Thursday, 23 July 2015

The middle-aged man's survival guide

Women are complicated. Sometimes they're unfathomable. Despite a relationship spanning over 34 years, I cannot yet claim to understand the mind of Mrs Jones. But I have learnt a few things along the way – how else would I have survived? – and I’d  like to share them for the benefit of other men out there who might be even more perplexed than I am about the female psyche.

With regards to her body shape and appearance, a lady will never ask a question of her man unless she has already identified the response she wants to hear. Consequently, such questions strike pulsating terror into the bowels of any male. We know there is a ‘correct’ answer that, if delivered promptly and with sincerity, could later be rewarded with an assortment of sexual favours. But get it wrong and punishment awaits, ranging from icy silences to physical assaults.    

So gentleman, here is my guide to how to (and how not to) respond to six common questions from our partners. If you’re masochistic enough to offer response 1, brace yourself for punishment of a type that would have seemed gruesome in the dark ages. Offer a response 2 and expect to spend at least the next 24 hours in social isolation during which she will emit only one-syllable replies to your attempts to initiate conversation. But get it right with a response 3 and you could be creasing the sheets while entwined in the limbs of a passionate woman (that is, your partner).

 
Question: Which of these two dresses should I wear at the restaurant tonight? (asked while trying them on)

RESPONSE 1: ‘Won’t your jeans and sweatshirt suffice?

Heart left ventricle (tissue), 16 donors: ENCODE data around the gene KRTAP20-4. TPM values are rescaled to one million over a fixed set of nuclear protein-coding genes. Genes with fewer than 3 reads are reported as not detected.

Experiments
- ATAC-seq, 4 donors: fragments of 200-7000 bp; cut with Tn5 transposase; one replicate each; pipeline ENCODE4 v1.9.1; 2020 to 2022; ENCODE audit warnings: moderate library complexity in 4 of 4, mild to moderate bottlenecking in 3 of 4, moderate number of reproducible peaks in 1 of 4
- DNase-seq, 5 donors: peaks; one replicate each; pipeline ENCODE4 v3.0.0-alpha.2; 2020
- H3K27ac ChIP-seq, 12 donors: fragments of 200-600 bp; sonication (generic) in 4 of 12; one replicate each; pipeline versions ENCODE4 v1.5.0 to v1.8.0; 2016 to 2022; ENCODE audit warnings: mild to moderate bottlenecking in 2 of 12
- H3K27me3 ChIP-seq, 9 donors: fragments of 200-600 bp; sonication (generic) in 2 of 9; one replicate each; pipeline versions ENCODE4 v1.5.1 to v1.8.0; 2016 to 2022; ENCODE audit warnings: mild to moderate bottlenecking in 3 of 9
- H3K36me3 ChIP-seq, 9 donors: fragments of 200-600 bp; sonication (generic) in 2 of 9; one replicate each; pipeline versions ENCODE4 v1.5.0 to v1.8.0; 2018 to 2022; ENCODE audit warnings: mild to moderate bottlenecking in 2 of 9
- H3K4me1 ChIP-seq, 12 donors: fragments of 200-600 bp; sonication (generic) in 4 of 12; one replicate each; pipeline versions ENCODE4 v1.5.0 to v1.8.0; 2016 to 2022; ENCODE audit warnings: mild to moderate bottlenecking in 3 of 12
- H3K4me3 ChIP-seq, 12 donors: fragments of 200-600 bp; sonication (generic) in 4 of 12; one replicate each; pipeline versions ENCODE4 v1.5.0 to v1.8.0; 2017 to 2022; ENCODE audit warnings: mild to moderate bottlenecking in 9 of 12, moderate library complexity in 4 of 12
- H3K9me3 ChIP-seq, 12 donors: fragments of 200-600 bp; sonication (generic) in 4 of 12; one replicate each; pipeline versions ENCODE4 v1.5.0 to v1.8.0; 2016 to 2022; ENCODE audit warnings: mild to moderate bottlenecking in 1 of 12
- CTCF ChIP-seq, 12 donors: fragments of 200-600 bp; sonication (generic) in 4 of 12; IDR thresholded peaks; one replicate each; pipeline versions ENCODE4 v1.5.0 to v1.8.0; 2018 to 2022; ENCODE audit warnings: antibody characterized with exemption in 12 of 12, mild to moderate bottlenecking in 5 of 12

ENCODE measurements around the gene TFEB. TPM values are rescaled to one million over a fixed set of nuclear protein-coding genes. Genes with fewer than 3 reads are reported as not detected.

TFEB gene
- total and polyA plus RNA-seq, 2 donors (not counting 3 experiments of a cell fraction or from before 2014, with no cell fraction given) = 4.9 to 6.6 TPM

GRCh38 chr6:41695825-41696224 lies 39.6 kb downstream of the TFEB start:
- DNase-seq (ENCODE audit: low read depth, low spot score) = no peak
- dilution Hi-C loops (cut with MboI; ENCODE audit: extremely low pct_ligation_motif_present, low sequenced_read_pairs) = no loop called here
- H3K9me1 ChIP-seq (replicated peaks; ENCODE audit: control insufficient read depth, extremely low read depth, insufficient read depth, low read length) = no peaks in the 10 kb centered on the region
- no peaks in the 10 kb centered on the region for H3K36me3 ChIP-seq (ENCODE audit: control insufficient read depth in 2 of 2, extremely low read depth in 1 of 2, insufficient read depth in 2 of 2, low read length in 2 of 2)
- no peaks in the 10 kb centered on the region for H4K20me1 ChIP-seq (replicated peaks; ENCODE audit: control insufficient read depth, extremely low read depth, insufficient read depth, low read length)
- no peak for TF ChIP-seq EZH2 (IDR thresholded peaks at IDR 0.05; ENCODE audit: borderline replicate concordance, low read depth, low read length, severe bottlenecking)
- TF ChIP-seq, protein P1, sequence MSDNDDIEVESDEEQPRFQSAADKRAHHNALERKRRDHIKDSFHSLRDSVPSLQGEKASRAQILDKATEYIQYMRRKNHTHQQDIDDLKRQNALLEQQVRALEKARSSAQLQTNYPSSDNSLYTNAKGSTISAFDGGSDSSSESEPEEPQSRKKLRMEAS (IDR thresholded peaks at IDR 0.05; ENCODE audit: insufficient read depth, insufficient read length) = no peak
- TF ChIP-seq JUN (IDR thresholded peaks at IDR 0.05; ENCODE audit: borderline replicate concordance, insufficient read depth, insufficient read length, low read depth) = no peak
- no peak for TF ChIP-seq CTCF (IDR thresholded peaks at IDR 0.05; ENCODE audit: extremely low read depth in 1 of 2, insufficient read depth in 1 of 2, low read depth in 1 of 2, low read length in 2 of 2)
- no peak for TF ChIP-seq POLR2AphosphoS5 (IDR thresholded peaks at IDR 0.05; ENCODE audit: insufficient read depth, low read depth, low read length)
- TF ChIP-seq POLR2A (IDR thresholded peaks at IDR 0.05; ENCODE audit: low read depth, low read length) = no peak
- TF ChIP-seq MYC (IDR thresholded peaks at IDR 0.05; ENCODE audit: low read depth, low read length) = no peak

RESPONSE 2: ‘They both look OK’

RESPONSE 3: ‘You look great in both; they each show off your figure, but I think the red one just edges it’

 

Question: Do you think my bingo wings are disappearing? (while tugging the flabby bits on her upper arms)

RESPONSE 1: ‘No, but all women your age have bingo wings. And now I come to think of it, even the pretty lass next door has them, and she’s a lot younger than you’

RESPONSE 2: ‘They’re getting there’

RESPONSE 3: ‘I can’t say I’ve ever noticed them; your arms always look slender and elegant to me’

 

Question: My boobs are getting really floppy; don’t you find them a big turn off?

RESPONSE 1: ‘Yes. They’re like two blubber-filled hammocks in a gale’

RESPONSE 2: ‘No, I like them floppy’

RESPONSE 3: ‘I love your boobs; what man wouldn’t? Soft and natural and so much better than those plastic ones that some models flash across the newspapers’

 

Question: Does my butt look big in these jeans?

RESPONSE 1: ‘Of course it does; I didn’t nickname you “bacon arse” for nothing!’

RESPONSE 2: ‘No, not really’

RESPONSE 3: ‘No way! It looks firm and pert. In fact it’s taking all my willpower not to caress it’

 

Question: Doesn’t that bracelet look gorgeous? (while gazing into a jeweller’s shop window)

RESPONSE 1: ‘Give me strength! At that price we should be living in it, never mind wearing it’

RESPONSE 2: ‘Yes it’s nice’

RESPONSE 3: ‘It would look fantastic on you. If only we could muster the funds to buy it’ (buy it later that day and surprise her)

 

Question: Do you think I’m losing weight? (while standing in front of a full-length mirror)

RESPONSE 1: ‘No, I can’t say I’ve noticed’

RESPONSE 2: ‘I hope not; I like you with a bit of excess poundage’

RESPONSE 3: ‘Without a doubt; you’re shape reminds me of our wedding day’   
 


 
Image courtesy of imagerymajestic at FreeDigitalPhotos.net

 

 

         

 

     

 

 

 

 

 

Friday, 26 June 2015

Reflections in front of a carriage clock


 

Image courtesy of farconville at
 FreeDigitalPhoto.net
Tick-tock, tick-tock, tick-tock, tick-tock… …


I sit alone in the corner of a room, mindful of the passing seconds. Three months from now I will be 57; a year of existence for each of the Heinz varieties. Well past my half century, 8 years from ‘pensioner’ status, 41 years beyond the age of legal consent for sexual shenanigans.

 
Tick-tock, tick-tock, tick-tock… …

 
I’ve always had an aversion to time. Relentless, taunting clocks spewing out their unsettling messages each time you glance into their faces: another hour of humiliation to endure in the school woodwork class at the mercy of a sadistic teacher; 45 minutes beyond the scheduled meeting time at the bus-stop confirms she’s stood me up; only 10 minutes remaining in the History exam and I’ve yet to start the final question; 11 hours into my wife’s torturous labour and no sign of my son’s head.

 
Tick-tock, tick-tock… …